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Daily Challenge #138 - Do I get a Bonus?

It's bonus time in the big city! The fatcats are rubbing their paws in anticipation... but who is going to make the most money?

Build a function that takes in two arguments (salary, bonus). Salary will be an integer, and bonus a boolean.

If bonus is true, the salary should be multiplied by 10. If bonus is false, the fatcat did not make enough money and must receive only his stated salary.

Return the total figure the individual will receive as a string prefixed with "£" (= `\u00A3`, JS, Go, and Java), "\$" (C#, C++, Ruby, Clojure, Elixir, PHP and Python, Haskell, Lua) or "¥" (Rust).

This challenge comes from A.Partridge on CodeWars. Thank you to CodeWars, who has licensed redistribution of this challenge under the 2-Clause BSD License!

Want to propose a challenge idea for a future post? Email yo+challenge@dev.to with your suggestions!

Discussion (13)

Michael Kohl • Edited on

Since this exercise was too simplistic I decided to do it in GolfScript

``````{\.'0'+\if}:bonus;
``````

You can call it like this (with 0 being `false` and 1 being `true`):

``````1000 0 bonus
1000

1000 1 bonus
10000
``````

Explanation:

• `{}` defines a block of code
• `:bonus` assigns this block to a variable named `bonus`
• `;` pops the block off the stack since it's assigned to a variable anyway

The "function body":

• `\` swaps the top 2 stack arguments, so e.g. 1000 1 becomes 1 1000
• `.` duplicates the top of the stack, so 1 1000 becomes 1 1000 1000
• `'0'` pushes '0' on the stack, so 1 1000 1000 becomes 1 1000 1000 '0'
• `+` concatenates the top two stack argument, automatically coercing to string if necessary. The stack is now 1 1000 10000
• `\` swap the top 2 stack arguments again, so 1 10000 1000
• `if` pops 3 elements of the stack, if true (1) outputs the second (10000) otherwise the third (1000)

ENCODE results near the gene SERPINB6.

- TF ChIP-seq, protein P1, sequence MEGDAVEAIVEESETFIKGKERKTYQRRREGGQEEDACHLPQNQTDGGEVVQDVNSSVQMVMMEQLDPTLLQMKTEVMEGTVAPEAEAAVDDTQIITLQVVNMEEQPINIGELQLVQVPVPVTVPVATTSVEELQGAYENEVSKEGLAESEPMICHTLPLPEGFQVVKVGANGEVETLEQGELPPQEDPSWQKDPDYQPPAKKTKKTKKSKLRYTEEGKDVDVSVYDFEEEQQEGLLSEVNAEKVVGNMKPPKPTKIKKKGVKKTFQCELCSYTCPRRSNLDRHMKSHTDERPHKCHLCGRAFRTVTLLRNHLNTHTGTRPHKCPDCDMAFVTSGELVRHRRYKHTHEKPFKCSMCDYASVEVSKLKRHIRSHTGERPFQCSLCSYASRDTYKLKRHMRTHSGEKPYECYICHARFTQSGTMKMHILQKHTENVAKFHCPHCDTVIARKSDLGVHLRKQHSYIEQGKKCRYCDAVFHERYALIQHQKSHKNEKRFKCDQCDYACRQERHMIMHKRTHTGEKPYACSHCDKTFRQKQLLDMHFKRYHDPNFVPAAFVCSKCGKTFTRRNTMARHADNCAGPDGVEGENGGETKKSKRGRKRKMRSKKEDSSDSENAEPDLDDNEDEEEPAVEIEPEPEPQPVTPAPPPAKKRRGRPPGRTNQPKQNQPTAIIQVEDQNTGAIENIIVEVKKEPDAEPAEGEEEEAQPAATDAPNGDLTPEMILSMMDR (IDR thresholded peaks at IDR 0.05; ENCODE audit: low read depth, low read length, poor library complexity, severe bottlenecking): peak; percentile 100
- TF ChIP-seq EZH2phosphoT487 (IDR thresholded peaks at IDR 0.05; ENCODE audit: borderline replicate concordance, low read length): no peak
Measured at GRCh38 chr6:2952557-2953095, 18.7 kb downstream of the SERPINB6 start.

• No explicit output is needed since a GolfScript program automatically prints the remaining stack when it finishes

In a more traditional stack-based language like Forth one could define the word `bonus` simply as :

``````: bonus if 10 * . else . then  ;

1000 true bonus
10000
``````
Nick Holmes

Obtuse, but fun!

Michael Kohl

That’s a pretty apt summary of GolfScript. I like it for solving small problems like this, fun mental exercise.

Nick Holmes

Here's an F# version of the function without obvious args, and really without any multiplication;

``````let payDay = function | true -> sprintf "€%d0" | _ -> sprintf "€%d"
``````

But it works...

``````let pay = payDay true 100
// pay = "€1000"
``````
erezwanderman

QBasic!

``````DECLARE FUNCTION CALC\$ (salary!, bonus!)
CONST False = 0
CONST True = 1
CLS
PRINT CALC(32, True)
PRINT CALC(32, False)

FUNCTION CALC\$(salary, bonus)
CALC\$ = "\$" + LTRIM\$(STR\$(salary * (bonus * 9 + 1)))
END FUNCTION
``````
Yechiel Kalmenson • Edited on

Ruby:

``````def total_salary(base_salary, getting_bonus)
"\$#{getting_bonus ? (base_salary * 10).to_s : base_salary.to_s}"
end
``````
Michael Kohl • Edited on

String interpolation calls `to_s` by itself, no need to explicitly do it. :-)

``````"\$#{getting_bonus ? base_salary * 10 : base_salary}"
``````

But since multiplying by 10 is just adding a 0, you can also do this (not recommended though, more clever than useful):

``````"\$#{base_salary}#{0 if getting_bonus}"
``````
Yechiel Kalmenson

lol, haven't used Ruby in a while so I wanted to be sure (though, now that you mention it, implicitly converting to string in interpolation makes sense :)

In Go.

``````
import "fmt"

func finalSalary(salary int, bonus bool) string {
if bonus {
return fmt.Sprintf("\u00A3 %d", salary*10)
}
return fmt.Sprintf("\u00A3 %d", salary)
}
``````
Michael Mather

Python:

``````def get_salary(salary, bonus):
return f'\${salary * 10**bonus}'
``````
Nick Holmes

Clearly, F# doesn't pay well enough.

Nick Young • Edited on

Untested PHP attempt:

``````function get_salary( \$salary, \$bonus )  {
return '\$' . ( \$bonus ? \$salary * 10 : \$salary );
}
``````
Kushal Niroula

JS Quick and dirty :)

``````function salary(salary, bonus) {
return `£\${bonus? salary * 10 : salary}`;
}
``````